Peppers are commonly eaten raw as they are sweet and refreshing, making them a great addition to salads and other dishes. They are also incredibly versatile and can be cooked in many different ways.
Although the seeds of peppers can be eaten, most people choose to remove the seeds of sweet peppers, as they are hard and contain little flavour. The seeds of hot or chilli peppers contain high levels of capsaicin, so if you are looking to pack a punch, include the chilli seeds in the recipes.
Roasting peppers is extremely popular, as it brings out the juicy sweet flavour of the peppers. To roast peppers, pre-heat the oven to 220ᵒC (425 °F), and roast whole peppers for approximately 20 minutes, reducing the time if you have cut the peppers first.
Coating the skin of the peppers with a little oil before cooking helps to create a brown, crispy skin. Turn the peppers periodically while cooking to ensure an even browning of the skin. The peppers will be ready once the skin is bubbling and slightly peeling away from the flesh of the pepper.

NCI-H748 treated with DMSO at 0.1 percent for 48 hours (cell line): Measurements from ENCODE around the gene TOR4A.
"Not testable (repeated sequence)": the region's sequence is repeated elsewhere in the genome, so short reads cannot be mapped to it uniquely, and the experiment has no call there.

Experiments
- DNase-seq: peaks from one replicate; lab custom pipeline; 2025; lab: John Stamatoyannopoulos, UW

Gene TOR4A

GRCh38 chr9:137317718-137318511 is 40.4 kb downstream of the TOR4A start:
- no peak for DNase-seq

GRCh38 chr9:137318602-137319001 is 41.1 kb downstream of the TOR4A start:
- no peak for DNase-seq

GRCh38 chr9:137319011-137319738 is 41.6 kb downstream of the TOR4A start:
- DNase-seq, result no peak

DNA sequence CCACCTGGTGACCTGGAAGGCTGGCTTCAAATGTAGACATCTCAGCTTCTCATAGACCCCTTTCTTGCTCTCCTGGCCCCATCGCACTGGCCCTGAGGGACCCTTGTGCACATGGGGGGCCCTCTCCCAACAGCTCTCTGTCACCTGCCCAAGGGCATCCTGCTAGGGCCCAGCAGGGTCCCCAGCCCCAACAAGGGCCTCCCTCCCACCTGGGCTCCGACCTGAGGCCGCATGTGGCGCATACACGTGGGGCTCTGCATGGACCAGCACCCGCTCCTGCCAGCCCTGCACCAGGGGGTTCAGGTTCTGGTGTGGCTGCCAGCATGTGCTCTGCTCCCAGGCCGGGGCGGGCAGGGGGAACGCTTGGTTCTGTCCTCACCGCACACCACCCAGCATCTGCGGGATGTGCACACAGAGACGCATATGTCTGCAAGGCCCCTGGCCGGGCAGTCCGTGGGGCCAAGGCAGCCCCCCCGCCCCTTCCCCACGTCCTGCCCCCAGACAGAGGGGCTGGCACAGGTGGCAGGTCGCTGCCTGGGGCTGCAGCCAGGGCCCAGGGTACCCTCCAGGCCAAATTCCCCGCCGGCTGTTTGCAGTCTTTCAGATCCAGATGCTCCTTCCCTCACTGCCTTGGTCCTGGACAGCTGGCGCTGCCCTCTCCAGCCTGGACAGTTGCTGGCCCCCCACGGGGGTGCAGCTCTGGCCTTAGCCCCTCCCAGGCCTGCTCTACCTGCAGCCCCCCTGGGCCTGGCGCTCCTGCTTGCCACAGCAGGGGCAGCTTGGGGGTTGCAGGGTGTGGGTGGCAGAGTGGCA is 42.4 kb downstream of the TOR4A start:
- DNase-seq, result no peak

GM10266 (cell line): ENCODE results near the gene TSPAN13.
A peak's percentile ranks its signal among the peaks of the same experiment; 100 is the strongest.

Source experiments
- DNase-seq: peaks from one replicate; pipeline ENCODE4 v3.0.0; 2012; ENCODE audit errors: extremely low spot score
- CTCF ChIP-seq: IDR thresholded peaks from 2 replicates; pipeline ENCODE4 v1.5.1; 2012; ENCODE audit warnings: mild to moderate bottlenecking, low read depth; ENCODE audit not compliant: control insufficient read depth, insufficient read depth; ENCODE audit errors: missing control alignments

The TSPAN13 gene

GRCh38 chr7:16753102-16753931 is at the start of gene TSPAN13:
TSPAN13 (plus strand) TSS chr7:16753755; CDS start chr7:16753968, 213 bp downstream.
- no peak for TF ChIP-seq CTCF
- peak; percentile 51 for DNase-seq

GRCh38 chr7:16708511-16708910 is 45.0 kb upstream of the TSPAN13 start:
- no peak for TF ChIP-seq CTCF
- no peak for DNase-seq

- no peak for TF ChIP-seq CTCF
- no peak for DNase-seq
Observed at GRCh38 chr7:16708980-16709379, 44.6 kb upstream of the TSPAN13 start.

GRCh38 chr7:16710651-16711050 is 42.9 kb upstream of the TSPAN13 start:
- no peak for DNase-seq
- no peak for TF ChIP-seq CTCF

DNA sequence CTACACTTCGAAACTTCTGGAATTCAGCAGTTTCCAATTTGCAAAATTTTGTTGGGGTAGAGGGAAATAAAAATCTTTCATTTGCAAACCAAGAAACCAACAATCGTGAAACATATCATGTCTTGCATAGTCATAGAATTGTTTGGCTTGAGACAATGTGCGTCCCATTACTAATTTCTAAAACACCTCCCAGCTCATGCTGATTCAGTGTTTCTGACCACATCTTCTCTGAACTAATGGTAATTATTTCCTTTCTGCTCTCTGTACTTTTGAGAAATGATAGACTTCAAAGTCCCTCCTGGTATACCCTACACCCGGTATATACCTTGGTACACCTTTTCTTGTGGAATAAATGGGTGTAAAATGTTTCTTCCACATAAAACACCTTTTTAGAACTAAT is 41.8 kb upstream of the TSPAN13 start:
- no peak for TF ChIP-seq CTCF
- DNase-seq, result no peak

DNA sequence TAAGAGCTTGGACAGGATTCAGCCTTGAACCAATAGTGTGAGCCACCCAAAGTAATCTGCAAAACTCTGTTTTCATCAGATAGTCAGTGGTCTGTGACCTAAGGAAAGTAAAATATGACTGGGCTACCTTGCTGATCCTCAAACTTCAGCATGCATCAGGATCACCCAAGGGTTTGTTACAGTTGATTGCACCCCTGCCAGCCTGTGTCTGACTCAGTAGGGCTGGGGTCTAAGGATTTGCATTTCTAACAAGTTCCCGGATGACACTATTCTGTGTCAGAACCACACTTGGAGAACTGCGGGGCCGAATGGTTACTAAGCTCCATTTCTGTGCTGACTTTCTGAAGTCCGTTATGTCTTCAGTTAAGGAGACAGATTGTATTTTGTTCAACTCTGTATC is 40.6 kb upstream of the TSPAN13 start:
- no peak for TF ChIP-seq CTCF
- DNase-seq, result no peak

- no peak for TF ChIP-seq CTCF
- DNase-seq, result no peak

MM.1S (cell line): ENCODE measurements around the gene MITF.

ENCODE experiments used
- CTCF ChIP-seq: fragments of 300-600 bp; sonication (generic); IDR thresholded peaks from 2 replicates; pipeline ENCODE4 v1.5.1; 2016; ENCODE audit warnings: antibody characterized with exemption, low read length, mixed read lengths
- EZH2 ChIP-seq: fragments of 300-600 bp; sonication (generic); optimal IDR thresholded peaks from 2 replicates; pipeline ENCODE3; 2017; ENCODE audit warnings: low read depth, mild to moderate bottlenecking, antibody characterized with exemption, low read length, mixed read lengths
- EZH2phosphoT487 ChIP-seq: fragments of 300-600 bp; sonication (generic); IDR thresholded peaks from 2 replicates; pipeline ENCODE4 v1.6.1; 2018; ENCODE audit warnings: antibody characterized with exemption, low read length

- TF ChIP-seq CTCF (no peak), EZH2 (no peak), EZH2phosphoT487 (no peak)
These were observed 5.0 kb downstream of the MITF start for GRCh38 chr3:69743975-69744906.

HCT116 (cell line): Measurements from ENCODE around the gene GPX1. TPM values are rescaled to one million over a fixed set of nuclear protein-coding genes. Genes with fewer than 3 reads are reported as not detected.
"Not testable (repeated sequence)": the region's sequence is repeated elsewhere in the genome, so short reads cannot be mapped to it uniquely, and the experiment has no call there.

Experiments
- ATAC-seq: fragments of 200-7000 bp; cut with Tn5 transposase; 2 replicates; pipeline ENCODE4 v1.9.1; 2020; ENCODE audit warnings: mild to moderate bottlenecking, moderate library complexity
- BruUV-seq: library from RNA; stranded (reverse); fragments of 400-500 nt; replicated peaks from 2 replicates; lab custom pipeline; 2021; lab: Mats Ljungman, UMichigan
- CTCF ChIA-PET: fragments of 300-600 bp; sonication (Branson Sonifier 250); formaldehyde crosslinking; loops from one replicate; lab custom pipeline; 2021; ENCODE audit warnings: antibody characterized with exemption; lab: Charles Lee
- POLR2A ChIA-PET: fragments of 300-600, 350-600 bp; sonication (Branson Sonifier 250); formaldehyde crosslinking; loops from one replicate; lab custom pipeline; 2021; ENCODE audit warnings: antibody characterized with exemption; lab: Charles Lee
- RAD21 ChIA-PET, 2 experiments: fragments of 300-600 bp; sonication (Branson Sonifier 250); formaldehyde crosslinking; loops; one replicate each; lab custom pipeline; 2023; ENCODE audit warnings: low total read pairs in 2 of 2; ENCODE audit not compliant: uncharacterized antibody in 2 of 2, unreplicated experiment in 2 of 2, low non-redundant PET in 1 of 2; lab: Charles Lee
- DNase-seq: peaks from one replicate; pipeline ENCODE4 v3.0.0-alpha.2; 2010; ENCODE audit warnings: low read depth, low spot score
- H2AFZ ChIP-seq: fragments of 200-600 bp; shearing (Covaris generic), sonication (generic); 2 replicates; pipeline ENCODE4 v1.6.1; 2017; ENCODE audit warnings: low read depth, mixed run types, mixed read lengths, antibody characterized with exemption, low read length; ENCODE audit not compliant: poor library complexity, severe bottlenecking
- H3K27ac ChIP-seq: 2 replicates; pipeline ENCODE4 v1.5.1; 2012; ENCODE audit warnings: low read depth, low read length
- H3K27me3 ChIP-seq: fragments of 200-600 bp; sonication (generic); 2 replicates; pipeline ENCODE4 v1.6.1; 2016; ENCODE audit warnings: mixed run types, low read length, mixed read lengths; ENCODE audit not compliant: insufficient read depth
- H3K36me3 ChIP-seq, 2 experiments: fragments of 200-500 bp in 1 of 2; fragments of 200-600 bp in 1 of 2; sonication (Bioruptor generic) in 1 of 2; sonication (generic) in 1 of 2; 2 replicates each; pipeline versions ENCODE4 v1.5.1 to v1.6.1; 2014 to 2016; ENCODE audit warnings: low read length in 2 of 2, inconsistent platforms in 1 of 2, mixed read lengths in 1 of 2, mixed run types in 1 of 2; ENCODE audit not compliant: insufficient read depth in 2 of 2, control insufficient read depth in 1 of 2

Peppers are a popular addition to stir-fries, and not just because they add a splash of colour to the dish. When stir-frying, peppers are usually cut into small pieces and fried over a medium to high heat. Heat the oil in a pan first until it is sizzling before adding the pepper pieces to the pan, then move the peppers around continuously for about 5 minutes; or until the skin is turning crisp, and the flesh tender.
Boiling or Steaming
Boiling or steaming peppers is not as common as roasting or frying, but they shouldn’t be neglected as cooking methods for peppers. Steaming in particular, helps to retain the nutrients in the pepper. Generally, peppers are cut into pieces or strips before being boiled or steamed. Boiled or steamed peppers should be tender, but not cooked long enough that they begin to lose their colour. Boiling peppers will take approximately 5 minutes, while steaming will take slightly longer, up to 15 minutes.